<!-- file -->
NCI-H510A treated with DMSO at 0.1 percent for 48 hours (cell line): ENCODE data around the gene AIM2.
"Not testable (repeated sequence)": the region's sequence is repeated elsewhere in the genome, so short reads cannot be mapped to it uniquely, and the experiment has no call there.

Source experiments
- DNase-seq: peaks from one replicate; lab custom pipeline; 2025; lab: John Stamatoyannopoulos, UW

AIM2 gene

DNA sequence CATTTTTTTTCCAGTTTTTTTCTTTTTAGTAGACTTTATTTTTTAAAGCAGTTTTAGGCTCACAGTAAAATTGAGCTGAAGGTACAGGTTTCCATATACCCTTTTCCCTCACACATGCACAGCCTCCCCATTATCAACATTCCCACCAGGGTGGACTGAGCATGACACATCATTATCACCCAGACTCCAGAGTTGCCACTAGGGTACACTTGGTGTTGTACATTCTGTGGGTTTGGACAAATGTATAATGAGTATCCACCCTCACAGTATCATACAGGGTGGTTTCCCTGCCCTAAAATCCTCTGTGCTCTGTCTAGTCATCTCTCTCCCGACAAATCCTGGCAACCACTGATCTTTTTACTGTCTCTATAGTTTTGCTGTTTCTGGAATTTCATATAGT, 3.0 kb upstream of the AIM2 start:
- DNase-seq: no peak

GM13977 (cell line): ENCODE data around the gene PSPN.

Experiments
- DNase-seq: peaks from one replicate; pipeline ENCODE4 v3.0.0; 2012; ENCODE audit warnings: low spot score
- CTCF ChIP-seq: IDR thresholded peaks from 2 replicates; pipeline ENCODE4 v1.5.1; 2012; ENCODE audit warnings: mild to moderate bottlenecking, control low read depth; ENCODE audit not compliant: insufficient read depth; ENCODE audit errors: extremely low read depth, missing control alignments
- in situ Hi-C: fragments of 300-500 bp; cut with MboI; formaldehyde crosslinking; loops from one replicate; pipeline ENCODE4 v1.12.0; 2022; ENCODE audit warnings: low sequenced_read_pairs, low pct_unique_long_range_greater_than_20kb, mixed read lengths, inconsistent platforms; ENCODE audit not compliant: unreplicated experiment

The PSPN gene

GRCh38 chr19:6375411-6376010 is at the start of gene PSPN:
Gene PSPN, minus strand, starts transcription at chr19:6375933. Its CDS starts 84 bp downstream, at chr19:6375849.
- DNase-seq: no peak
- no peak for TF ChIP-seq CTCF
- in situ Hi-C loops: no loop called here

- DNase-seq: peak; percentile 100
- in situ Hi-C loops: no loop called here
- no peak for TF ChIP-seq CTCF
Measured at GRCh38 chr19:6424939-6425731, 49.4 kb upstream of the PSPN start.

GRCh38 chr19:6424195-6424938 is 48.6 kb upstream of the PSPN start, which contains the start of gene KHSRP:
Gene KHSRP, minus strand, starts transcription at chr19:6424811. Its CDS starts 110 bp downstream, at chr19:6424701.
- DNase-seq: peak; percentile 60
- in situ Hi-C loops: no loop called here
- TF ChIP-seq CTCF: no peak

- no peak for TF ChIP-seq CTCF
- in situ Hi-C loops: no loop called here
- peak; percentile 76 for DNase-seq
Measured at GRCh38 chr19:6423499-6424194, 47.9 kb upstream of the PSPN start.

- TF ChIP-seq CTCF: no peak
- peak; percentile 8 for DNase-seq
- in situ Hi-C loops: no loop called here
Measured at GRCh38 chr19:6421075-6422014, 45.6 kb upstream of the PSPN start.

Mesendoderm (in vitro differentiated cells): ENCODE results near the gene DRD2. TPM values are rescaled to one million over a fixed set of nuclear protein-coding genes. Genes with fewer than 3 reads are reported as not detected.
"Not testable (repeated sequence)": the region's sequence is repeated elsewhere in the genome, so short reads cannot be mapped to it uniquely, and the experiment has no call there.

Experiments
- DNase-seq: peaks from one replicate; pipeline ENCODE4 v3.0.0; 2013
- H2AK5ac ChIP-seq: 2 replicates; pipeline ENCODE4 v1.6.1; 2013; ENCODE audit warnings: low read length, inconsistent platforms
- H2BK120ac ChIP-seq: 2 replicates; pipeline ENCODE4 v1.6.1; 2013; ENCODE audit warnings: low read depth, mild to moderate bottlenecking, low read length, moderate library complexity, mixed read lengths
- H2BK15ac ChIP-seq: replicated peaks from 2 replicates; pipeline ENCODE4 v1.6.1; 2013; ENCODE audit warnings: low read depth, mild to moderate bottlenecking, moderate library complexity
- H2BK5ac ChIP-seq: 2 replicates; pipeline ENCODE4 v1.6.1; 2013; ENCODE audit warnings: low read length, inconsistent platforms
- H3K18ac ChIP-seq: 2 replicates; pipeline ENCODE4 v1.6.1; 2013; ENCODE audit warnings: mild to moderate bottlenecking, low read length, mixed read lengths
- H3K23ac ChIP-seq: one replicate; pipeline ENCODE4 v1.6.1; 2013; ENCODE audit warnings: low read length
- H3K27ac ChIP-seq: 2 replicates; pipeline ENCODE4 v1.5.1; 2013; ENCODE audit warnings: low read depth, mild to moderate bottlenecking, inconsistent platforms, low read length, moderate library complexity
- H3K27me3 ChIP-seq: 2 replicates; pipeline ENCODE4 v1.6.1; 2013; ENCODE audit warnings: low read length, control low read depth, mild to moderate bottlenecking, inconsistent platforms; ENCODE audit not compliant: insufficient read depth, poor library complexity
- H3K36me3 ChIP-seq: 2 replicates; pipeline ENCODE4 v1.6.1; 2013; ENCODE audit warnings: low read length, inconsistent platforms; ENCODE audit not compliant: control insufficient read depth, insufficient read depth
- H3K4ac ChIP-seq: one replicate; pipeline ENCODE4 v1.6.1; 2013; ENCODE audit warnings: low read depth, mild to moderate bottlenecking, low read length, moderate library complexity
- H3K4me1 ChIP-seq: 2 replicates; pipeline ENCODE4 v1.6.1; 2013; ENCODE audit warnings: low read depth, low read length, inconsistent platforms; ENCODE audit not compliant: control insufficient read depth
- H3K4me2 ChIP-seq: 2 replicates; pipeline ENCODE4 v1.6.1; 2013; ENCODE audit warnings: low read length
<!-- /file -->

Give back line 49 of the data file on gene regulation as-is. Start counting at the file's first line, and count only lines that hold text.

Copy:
- H3K4ac ChIP-seq: one replicate; pipeline ENCODE4 v1.6.1; 2013; ENCODE audit warnings: low read depth, mild to moderate bottlenecking, low read length, moderate library complexity